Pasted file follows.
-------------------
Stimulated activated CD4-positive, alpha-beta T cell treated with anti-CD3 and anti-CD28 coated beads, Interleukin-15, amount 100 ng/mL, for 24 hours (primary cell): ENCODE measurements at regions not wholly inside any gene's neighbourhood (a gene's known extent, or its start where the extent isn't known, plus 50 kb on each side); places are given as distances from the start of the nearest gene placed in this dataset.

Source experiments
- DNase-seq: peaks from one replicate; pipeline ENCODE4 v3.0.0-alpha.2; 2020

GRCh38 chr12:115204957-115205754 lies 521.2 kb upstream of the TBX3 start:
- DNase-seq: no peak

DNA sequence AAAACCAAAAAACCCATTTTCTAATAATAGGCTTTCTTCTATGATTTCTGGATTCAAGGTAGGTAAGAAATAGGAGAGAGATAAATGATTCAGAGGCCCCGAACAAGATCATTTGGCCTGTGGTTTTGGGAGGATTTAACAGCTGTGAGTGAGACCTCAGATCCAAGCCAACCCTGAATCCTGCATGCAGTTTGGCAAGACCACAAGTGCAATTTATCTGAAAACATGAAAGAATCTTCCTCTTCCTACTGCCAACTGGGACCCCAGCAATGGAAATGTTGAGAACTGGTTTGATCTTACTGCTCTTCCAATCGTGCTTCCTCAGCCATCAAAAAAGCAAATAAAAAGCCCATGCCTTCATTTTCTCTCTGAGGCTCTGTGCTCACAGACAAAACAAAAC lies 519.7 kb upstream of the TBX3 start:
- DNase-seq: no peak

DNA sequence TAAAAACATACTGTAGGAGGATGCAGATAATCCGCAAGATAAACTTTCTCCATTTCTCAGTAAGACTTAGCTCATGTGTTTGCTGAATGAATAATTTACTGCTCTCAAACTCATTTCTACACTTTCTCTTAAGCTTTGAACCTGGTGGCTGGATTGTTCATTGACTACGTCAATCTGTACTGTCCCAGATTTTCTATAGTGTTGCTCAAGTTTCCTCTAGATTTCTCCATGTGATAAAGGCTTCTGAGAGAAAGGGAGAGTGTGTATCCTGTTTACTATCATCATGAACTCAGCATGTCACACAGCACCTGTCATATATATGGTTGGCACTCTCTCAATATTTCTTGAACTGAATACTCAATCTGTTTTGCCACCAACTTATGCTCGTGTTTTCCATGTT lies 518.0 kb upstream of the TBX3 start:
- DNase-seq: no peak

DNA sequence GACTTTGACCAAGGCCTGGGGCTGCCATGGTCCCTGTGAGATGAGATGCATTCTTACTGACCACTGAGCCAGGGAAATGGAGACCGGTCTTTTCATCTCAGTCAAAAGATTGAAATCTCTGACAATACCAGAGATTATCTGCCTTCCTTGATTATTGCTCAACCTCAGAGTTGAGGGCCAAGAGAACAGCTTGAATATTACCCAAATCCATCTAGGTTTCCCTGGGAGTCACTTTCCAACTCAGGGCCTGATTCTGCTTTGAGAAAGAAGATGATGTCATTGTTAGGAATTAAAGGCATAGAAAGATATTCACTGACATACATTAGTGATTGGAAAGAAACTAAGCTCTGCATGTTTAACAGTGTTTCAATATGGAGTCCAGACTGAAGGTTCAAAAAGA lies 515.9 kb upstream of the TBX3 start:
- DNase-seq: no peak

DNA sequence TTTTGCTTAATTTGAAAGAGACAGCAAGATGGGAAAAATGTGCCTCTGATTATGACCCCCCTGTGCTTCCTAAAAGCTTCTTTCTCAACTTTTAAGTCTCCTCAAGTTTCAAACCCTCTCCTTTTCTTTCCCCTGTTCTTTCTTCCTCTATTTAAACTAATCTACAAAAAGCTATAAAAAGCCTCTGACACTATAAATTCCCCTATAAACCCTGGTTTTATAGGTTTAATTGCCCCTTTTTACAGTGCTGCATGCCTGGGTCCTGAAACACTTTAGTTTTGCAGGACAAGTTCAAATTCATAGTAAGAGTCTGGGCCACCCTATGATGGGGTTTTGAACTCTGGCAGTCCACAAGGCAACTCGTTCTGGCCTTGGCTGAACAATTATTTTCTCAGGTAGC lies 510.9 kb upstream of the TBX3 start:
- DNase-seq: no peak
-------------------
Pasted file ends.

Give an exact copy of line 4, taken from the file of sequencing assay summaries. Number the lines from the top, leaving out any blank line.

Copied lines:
GRCh38 chr12:115204957-115205754 lies 521.2 kb upstream of the TBX3 start: